It is really easy to shout this verse from the rooftops when things are going well. When our finances are in check, our relationships are on good terms, our family is healthy, and I happen to be having a good hair day—then by all means, yes, I can say that God is working all things together for my good. But how easy is it for us to believe it when life becomes hard? When things aren’t going our way? Marriage problems. Girlfriend Drama. Financial Struggles. Health Issues. Parenting Difficulties or in the case of others, Difficulties with Parents. Need I say more?
Nor is it the road we would so readily follow. God’s way is not always the easy street, filled with comfort, fame and fortune. It is not the magic 8 ball with every wish being met at our beck and call. Isaiah 55:8 says, “For my thoughts are not your thoughts, Nor are your ways My ways,” declares the Lord. That is a lot easier said than done.
Scripture is chockfull of illustrations. Rather than taking the quick and easy route, God led the Israelites into the wilderness. After waiting years and years for a son, God told Abraham to sacrifice his only son, Isaac. God allowed Satan to wreak havoc with Job, leaving him a widow, fatherless and homeless. God permitted Joseph to be rejected by his own kin, his brothers, and sold into slavery. Think about Esther—she was an orphan and forced to be in the king’s harem at a very young age. Ruth was a widow and a foreigner. Daniel was thrown into the lion’s den.
Even with the foreknowledge of how these Bible stories end, we doubt that God knows what is best for us because our lives haven’t turned out exactly like we imagined. We all imagined a stress-free life with no pain or sorrow. We imagined a life filled with only sunshine and happiness.Therefore when we experience difficulties and struggles and disappointments, we act surprised. We question whether or not God really is in control.
1 Peter 1:6-7 elaborates, “You may have to suffer grief in all kinds of trials.”
Three years ago God moved our family to Austin. I deliberately say that “God” moved our family because it wasn’t my idea. Never before in my lifetime have I seen God work in such an obvious and forthright way. There was confirmation after confirmation after confirmation that we were supposed to move. In fact, a close friend and mentor told me, “Sue, you are at a point in your life where if you don’t move, you will be in outright disobedience to God. He has been so direct with you.” With such clear direction our family picked up, took a leap of faith and moved away from our family and beloved friends. In my mind, I thought everything would fall perfectly into place once we arrived. I think in my mind I expected some kind of welcoming parade for us with complete strangers cheering, “Yeah! The Allen’s are here!”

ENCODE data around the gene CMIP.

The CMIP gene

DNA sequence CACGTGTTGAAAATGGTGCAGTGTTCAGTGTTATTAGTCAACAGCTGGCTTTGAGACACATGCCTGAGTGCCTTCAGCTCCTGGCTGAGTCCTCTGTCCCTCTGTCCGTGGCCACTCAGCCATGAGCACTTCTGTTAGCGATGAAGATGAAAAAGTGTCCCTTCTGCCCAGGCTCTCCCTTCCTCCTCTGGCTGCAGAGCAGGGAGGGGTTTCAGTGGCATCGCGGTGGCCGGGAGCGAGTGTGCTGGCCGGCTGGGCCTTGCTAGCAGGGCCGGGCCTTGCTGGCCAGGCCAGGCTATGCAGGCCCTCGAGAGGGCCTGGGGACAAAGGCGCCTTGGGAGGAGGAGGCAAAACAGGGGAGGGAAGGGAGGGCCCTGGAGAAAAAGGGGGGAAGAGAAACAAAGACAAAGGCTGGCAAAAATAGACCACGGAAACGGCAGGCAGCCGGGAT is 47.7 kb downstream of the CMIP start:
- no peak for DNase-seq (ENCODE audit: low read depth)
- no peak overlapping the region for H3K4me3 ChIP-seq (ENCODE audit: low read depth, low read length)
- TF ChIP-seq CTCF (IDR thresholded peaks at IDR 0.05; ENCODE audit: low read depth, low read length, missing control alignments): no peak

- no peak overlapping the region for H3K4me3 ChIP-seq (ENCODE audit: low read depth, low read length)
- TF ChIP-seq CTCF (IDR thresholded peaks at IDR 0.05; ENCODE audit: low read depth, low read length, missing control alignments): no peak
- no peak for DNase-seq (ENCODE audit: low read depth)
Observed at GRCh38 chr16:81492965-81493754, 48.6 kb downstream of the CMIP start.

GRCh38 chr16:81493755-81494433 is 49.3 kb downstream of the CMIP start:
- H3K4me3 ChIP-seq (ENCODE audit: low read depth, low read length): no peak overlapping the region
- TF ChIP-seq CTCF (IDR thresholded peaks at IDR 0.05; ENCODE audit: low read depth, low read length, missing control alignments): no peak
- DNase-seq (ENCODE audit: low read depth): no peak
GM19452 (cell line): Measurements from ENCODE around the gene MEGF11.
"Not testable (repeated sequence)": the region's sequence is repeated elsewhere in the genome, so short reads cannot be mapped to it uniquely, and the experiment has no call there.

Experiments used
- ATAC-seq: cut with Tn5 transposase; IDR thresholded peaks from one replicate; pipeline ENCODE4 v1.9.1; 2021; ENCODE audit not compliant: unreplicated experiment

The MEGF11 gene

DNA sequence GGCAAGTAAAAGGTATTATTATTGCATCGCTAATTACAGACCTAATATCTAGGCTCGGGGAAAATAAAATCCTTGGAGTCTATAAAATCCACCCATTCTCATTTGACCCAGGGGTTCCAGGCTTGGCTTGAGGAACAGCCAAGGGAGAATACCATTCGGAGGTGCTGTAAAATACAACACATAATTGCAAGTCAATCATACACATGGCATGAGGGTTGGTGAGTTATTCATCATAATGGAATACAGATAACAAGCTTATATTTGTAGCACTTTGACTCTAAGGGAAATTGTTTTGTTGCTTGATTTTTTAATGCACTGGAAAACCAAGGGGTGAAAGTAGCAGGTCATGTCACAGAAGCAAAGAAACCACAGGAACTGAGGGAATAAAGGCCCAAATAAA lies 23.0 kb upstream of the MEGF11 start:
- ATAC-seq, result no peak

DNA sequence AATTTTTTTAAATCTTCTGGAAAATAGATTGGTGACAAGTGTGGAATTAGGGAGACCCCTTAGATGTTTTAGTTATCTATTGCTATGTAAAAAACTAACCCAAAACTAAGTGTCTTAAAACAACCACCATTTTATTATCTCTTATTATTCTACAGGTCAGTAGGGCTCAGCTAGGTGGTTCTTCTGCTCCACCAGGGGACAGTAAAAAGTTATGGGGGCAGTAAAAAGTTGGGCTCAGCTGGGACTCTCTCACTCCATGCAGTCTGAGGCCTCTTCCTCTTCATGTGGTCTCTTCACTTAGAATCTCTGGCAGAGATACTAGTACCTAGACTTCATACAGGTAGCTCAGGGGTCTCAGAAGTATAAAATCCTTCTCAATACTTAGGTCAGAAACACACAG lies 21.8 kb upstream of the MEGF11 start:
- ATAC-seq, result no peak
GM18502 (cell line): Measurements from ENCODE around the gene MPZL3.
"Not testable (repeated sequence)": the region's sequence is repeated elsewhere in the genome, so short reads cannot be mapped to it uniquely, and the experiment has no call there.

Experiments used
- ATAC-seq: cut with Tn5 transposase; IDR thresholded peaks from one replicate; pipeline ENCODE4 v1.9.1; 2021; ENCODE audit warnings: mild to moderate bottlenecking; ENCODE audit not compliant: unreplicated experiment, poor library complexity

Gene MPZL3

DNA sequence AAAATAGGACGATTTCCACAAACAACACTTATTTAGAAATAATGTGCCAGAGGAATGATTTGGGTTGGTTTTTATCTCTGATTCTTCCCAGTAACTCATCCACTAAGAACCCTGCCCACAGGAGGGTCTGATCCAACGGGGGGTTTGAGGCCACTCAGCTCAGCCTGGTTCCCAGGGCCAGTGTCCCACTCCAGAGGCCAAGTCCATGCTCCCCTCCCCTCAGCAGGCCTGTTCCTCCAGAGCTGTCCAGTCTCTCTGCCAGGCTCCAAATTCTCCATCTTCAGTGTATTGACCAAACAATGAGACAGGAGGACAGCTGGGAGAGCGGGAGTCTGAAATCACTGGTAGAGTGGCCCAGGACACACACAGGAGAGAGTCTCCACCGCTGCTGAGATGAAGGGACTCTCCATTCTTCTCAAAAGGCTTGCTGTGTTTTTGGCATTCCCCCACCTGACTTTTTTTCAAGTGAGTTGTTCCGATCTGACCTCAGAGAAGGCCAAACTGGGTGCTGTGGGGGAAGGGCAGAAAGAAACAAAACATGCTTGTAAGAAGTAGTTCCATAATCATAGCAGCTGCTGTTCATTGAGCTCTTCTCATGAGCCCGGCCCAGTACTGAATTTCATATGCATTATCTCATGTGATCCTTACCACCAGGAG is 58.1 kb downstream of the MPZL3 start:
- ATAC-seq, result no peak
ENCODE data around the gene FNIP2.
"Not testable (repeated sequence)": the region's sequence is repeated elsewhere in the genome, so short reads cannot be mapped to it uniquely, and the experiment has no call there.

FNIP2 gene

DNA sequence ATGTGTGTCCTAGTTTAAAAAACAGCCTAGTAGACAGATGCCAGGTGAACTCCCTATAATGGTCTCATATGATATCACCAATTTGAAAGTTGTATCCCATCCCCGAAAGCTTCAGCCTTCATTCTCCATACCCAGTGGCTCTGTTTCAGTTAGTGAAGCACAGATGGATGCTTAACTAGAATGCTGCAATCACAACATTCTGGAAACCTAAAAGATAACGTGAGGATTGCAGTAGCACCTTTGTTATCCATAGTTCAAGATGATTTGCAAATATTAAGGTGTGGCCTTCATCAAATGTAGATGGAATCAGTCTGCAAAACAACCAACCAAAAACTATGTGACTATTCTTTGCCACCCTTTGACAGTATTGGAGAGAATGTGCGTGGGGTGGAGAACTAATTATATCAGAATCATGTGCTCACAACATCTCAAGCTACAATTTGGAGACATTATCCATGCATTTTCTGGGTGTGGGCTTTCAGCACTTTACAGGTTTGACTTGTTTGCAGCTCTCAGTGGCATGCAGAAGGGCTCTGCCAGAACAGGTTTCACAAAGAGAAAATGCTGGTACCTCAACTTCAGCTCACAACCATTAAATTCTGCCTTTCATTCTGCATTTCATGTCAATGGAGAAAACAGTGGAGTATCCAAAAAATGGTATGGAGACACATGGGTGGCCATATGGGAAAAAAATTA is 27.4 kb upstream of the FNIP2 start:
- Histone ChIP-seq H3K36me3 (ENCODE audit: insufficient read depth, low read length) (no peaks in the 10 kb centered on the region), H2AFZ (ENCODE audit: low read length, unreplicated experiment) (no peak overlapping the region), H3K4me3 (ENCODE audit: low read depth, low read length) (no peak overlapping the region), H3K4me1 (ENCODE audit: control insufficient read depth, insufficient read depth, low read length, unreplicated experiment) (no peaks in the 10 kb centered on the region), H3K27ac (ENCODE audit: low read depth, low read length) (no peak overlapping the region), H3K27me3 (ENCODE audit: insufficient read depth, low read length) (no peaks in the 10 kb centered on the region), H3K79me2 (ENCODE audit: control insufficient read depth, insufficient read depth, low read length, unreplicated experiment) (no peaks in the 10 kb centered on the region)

There was no welcoming committee! And I would be completely lying if I proclaimed that we were “living in victory.” Our move was anything but easy! The sale of our house in Houston fell through 3 times and was on the market much longer than we ever expected. The rental house we moved into had a slew of mechanical and structural problems. Our first Christmas in Austin was spent with my husband working and the kids and I wearing winter coats because the actual temperature in our condo was 40 degrees. The heater was out for 3 days before I could find a repairman to come. Our son was hit by a car in the drop-off lane at school during our second week here, suffering a broken nose. Our kids were incredibly angry with us (and still perhaps to this day, are) for moving them away from their friends. My husband’s contract for his job took over 2 years to be finalized. There have been times when I have felt so lonely…and my family has too. My kids have been ridiculed for being a Christian and going to church by their peers and in some instances, even their teachers. The lil’ church bubble we were once living in in Houston popped as soon as we entered Austin city limits.
C.S. Lewis says this, “The full acting out of the self’s surrender to God therefore demands pain: this action, to be perfect, must be done from the pure will to obey, in the absence, or in the teeth, of inclination.”
With Houston behind us and a wilderness before us, we had to be deliberate in choosing God. Would we follow Him even if the way was difficult? Even if we could not see around the next bend?
Looking back in the rearview mirror, I can say now that this move was good for my family and me. We’ve rooted deeper into His Word and leaned heavily on Him.